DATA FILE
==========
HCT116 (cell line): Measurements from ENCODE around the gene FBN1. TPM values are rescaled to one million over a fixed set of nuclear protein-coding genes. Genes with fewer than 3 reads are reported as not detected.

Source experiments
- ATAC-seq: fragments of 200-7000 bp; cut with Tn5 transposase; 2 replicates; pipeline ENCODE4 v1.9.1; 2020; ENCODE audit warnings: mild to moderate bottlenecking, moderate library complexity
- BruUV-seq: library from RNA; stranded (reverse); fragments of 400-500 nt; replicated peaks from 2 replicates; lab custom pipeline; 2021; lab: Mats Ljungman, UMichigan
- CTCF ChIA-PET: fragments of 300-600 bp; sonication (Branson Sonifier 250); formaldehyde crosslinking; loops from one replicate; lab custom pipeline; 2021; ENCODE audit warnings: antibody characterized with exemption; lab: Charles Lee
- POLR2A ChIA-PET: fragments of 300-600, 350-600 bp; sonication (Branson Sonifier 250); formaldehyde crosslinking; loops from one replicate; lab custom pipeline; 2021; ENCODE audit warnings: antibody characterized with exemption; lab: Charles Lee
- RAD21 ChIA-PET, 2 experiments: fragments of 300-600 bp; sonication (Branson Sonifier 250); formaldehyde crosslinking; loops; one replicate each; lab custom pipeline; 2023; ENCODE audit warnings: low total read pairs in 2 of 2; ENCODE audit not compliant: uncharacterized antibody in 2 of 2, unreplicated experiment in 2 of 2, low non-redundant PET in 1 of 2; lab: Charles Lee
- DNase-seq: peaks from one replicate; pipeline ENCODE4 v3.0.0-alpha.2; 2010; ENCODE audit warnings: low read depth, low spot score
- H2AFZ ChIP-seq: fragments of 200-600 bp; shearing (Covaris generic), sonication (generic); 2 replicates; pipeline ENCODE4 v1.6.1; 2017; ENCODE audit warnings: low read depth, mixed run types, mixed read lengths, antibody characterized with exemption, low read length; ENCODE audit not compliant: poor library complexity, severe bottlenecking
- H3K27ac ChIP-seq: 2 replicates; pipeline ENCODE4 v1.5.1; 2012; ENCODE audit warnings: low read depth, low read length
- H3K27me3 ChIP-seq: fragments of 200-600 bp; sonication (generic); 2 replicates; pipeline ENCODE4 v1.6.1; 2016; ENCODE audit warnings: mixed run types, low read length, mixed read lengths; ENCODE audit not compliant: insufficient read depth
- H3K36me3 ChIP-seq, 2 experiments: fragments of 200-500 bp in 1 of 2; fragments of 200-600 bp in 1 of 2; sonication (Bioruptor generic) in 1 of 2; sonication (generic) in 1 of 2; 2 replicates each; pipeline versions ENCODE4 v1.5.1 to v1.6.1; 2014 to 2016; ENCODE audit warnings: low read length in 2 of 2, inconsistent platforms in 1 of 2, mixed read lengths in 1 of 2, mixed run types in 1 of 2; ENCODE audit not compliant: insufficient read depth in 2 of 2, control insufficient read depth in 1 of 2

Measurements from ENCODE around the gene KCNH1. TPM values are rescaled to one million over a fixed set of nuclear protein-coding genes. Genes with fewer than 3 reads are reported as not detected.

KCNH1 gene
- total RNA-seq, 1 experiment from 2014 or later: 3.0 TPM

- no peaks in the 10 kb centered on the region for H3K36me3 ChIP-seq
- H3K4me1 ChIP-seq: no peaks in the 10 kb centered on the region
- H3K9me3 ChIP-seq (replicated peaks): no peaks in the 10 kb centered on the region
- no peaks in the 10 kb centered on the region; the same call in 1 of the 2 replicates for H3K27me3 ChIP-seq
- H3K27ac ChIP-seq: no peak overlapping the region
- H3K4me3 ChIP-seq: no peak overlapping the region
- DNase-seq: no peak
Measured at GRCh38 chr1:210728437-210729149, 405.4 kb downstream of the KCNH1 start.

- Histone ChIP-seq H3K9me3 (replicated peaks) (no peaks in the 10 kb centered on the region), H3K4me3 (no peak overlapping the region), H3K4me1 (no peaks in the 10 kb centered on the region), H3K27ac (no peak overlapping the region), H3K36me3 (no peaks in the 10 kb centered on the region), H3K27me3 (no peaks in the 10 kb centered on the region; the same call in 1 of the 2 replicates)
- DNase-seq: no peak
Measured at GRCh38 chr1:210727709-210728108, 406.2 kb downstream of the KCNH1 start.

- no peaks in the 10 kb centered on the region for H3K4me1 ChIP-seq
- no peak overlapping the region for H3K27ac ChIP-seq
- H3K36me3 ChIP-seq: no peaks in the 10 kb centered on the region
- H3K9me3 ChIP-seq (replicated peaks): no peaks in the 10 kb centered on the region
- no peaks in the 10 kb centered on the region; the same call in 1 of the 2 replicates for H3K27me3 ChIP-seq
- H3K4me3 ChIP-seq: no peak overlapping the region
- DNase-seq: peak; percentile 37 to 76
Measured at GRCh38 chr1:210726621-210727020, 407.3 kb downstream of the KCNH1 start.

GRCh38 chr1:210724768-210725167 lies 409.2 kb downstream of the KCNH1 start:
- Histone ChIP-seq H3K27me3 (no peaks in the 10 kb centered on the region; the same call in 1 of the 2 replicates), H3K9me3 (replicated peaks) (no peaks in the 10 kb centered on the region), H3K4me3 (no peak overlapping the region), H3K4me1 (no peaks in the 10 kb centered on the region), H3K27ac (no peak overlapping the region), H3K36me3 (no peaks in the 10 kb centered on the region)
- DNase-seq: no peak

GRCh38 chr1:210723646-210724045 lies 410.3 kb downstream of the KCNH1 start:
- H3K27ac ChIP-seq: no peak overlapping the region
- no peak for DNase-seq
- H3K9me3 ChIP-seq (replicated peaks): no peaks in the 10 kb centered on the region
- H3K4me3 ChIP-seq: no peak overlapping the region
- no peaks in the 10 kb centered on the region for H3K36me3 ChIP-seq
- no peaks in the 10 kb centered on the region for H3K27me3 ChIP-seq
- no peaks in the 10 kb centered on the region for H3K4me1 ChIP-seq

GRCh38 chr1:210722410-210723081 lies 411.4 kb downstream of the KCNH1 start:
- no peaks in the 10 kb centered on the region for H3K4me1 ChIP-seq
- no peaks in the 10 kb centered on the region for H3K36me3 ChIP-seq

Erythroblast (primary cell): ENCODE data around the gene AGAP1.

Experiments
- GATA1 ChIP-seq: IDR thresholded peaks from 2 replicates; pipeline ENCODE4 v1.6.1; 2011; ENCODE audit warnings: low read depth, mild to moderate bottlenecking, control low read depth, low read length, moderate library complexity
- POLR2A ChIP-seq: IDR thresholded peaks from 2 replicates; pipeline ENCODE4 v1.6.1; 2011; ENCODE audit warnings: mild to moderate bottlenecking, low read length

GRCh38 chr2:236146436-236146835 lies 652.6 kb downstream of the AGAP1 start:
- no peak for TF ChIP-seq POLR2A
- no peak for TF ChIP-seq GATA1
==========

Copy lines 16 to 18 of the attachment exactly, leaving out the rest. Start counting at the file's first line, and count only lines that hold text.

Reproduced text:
- no peaks in the 10 kb centered on the region for H3K36me3 ChIP-seq
- H3K4me1 ChIP-seq: no peaks in the 10 kb centered on the region
- H3K9me3 ChIP-seq (replicated peaks): no peaks in the 10 kb centered on the region